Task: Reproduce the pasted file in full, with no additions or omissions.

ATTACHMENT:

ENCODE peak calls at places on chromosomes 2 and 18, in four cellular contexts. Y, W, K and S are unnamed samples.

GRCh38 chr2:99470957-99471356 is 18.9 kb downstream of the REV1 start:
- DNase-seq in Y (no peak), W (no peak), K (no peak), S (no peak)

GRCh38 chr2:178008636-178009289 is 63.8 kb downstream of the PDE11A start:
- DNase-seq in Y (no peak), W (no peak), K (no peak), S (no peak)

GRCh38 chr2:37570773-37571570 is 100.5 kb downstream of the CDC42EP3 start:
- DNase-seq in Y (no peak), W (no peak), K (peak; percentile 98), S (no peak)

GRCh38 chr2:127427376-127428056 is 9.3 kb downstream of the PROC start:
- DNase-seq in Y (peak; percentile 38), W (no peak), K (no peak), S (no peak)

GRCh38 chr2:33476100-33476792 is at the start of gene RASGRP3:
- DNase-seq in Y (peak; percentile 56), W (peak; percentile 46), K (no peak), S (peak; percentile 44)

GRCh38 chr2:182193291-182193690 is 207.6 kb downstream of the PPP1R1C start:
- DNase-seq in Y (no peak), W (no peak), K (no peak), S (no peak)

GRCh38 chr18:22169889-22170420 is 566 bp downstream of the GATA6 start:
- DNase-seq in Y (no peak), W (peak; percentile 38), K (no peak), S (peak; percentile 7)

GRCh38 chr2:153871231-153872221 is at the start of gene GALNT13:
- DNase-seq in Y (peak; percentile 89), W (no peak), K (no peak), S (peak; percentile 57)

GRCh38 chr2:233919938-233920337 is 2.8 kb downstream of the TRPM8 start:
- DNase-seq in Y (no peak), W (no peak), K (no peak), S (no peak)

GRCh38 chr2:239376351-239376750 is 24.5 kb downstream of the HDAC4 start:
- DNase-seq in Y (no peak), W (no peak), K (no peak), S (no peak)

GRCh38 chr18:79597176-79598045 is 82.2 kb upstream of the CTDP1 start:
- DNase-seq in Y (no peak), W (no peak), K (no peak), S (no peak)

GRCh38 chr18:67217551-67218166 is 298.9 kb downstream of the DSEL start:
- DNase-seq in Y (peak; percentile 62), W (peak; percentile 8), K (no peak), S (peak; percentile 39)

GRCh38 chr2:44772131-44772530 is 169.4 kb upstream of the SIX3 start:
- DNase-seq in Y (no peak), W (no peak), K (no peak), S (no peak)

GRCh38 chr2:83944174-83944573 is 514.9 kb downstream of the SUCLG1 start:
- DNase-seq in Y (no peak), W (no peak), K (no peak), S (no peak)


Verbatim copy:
ENCODE peak calls at places on chromosomes 2 and 18, in four cellular contexts. Y, W, K and S are unnamed samples.

GRCh38 chr2:99470957-99471356 is 18.9 kb downstream of the REV1 start:
- DNase-seq in Y (no peak), W (no peak), K (no peak), S (no peak)

GRCh38 chr2:178008636-178009289 is 63.8 kb downstream of the PDE11A start:
- DNase-seq in Y (no peak), W (no peak), K (no peak), S (no peak)

GRCh38 chr2:37570773-37571570 is 100.5 kb downstream of the CDC42EP3 start:
- DNase-seq in Y (no peak), W (no peak), K (peak; percentile 98), S (no peak)

GRCh38 chr2:127427376-127428056 is 9.3 kb downstream of the PROC start:
- DNase-seq in Y (peak; percentile 38), W (no peak), K (no peak), S (no peak)

GRCh38 chr2:33476100-33476792 is at the start of gene RASGRP3:
- DNase-seq in Y (peak; percentile 56), W (peak; percentile 46), K (no peak), S (peak; percentile 44)

GRCh38 chr2:182193291-182193690 is 207.6 kb downstream of the PPP1R1C start:
- DNase-seq in Y (no peak), W (no peak), K (no peak), S (no peak)

GRCh38 chr18:22169889-22170420 is 566 bp downstream of the GATA6 start:
- DNase-seq in Y (no peak), W (peak; percentile 38), K (no peak), S (peak; percentile 7)

GRCh38 chr2:153871231-153872221 is at the start of gene GALNT13:
- DNase-seq in Y (peak; percentile 89), W (no peak), K (no peak), S (peak; percentile 57)

GRCh38 chr2:233919938-233920337 is 2.8 kb downstream of the TRPM8 start:
- DNase-seq in Y (no peak), W (no peak), K (no peak), S (no peak)

GRCh38 chr2:239376351-239376750 is 24.5 kb downstream of the HDAC4 start:
- DNase-seq in Y (no peak), W (no peak), K (no peak), S (no peak)

GRCh38 chr18:79597176-79598045 is 82.2 kb upstream of the CTDP1 start:
- DNase-seq in Y (no peak), W (no peak), K (no peak), S (no peak)

GRCh38 chr18:67217551-67218166 is 298.9 kb downstream of the DSEL start:
- DNase-seq in Y (peak; percentile 62), W (peak; percentile 8), K (no peak), S (peak; percentile 39)

GRCh38 chr2:44772131-44772530 is 169.4 kb upstream of the SIX3 start:
- DNase-seq in Y (no peak), W (no peak), K (no peak), S (no peak)

GRCh38 chr2:83944174-83944573 is 514.9 kb downstream of the SUCLG1 start:
- DNase-seq in Y (no peak), W (no peak), K (no peak), S (no peak)